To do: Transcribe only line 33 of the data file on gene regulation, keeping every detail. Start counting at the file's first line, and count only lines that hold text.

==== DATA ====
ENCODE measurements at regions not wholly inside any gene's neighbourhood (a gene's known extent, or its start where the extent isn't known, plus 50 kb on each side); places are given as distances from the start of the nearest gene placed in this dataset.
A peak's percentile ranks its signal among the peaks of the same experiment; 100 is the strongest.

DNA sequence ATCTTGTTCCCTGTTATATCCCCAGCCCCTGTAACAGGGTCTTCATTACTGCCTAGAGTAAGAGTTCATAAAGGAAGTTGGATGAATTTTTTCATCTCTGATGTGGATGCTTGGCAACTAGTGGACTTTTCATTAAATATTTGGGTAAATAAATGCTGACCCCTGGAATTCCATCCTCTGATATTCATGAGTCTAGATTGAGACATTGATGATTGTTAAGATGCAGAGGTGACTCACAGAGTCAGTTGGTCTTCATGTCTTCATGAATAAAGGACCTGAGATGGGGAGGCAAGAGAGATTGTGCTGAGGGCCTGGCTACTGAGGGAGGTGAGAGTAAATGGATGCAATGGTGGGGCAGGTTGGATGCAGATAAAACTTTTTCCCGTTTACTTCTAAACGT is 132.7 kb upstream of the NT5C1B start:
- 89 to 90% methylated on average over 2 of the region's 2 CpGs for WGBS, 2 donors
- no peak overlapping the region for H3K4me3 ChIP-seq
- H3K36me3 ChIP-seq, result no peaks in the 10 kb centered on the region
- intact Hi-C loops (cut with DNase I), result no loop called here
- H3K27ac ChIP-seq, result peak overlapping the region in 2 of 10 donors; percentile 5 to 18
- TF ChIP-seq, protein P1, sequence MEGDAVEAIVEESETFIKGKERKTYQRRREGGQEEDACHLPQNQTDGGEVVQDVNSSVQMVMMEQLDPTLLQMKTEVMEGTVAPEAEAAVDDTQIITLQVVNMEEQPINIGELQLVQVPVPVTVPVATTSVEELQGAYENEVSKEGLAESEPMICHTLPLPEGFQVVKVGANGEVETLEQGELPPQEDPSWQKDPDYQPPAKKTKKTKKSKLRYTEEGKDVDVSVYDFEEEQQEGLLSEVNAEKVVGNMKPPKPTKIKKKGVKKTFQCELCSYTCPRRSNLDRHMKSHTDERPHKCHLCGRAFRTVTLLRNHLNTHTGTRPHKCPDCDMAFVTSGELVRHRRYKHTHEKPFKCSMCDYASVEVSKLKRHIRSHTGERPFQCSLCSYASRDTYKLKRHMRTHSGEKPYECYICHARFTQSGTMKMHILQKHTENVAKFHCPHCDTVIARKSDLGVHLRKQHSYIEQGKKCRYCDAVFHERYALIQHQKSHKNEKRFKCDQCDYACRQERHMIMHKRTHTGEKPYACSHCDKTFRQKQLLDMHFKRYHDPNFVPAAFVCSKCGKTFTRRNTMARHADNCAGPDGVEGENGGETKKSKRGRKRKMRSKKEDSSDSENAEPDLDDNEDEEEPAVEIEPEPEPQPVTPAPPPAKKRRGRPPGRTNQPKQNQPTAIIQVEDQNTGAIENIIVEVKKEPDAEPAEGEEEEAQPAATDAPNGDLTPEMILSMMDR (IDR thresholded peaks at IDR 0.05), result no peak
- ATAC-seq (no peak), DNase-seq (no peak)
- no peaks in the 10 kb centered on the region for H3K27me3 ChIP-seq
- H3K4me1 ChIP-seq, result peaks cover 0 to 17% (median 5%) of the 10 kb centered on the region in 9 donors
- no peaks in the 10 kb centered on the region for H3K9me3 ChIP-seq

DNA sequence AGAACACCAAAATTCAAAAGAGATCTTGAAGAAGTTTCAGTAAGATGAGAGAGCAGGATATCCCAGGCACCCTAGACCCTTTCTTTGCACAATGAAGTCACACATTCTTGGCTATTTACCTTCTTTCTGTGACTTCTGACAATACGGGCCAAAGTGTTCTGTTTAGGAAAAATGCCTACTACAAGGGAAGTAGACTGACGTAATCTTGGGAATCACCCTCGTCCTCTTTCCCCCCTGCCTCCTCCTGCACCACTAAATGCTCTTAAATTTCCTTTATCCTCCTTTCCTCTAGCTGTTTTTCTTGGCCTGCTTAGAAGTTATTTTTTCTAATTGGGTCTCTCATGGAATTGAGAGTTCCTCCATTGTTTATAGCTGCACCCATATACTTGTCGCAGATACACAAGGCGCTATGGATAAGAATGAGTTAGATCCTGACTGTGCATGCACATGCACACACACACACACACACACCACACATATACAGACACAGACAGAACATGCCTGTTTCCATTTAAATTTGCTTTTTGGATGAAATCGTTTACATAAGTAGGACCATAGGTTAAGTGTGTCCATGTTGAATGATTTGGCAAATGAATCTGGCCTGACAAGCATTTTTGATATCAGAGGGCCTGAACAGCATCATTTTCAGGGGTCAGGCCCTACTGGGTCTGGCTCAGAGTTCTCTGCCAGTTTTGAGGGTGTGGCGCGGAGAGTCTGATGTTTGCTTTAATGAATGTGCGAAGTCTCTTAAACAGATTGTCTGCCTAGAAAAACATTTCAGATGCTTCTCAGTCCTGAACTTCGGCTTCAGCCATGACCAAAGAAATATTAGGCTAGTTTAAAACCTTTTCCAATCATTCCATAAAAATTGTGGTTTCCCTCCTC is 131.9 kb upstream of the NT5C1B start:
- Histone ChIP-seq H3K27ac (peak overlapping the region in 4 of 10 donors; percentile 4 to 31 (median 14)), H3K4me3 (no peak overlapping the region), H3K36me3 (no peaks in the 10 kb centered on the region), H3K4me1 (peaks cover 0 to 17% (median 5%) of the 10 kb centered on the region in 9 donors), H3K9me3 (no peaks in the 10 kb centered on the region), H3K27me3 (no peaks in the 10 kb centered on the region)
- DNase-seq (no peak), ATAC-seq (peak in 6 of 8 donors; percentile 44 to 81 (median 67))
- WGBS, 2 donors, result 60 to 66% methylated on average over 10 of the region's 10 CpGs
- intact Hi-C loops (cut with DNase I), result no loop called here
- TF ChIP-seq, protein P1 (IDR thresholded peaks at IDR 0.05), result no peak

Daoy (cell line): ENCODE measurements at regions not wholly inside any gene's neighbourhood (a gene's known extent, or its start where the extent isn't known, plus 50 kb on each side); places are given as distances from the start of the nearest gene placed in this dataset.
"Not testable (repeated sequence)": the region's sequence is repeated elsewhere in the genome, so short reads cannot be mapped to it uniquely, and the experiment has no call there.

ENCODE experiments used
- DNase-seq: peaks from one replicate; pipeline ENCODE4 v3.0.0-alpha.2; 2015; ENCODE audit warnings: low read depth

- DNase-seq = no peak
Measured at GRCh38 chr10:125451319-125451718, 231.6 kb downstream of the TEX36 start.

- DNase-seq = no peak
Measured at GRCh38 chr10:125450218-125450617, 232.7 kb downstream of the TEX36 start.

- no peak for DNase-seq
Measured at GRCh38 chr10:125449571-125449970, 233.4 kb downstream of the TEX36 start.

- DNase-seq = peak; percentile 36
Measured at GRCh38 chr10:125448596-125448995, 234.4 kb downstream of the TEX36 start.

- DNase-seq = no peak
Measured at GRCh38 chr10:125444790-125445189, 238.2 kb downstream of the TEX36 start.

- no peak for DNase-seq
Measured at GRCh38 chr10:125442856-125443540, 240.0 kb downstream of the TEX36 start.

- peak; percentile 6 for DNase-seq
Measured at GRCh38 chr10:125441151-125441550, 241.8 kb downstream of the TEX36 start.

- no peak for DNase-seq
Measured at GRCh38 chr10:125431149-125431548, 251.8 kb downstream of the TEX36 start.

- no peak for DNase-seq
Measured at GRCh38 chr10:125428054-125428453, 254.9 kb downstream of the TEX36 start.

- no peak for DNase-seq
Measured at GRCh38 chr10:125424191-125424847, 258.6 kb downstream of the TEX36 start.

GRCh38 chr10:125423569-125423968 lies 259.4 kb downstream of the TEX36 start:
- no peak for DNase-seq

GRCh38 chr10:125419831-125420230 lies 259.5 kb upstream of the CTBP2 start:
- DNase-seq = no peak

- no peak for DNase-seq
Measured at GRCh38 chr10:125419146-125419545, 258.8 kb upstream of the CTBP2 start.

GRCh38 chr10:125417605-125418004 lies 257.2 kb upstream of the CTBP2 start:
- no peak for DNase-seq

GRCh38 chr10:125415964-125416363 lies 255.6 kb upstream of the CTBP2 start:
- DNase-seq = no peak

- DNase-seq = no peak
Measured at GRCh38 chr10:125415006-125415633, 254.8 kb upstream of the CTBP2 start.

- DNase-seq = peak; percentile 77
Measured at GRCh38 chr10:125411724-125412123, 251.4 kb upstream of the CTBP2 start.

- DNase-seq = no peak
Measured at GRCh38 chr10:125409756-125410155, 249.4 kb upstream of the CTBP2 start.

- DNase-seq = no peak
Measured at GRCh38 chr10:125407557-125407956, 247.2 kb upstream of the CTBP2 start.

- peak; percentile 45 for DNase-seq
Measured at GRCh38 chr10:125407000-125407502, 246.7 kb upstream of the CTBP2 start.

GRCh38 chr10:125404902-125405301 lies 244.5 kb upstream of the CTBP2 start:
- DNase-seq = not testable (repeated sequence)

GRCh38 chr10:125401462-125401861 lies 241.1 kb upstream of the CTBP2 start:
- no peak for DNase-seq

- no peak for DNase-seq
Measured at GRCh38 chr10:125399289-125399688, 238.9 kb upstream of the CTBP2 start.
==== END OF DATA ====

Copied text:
Measured at GRCh38 chr10:125444790-125445189, 238.2 kb downstream of the TEX36 start.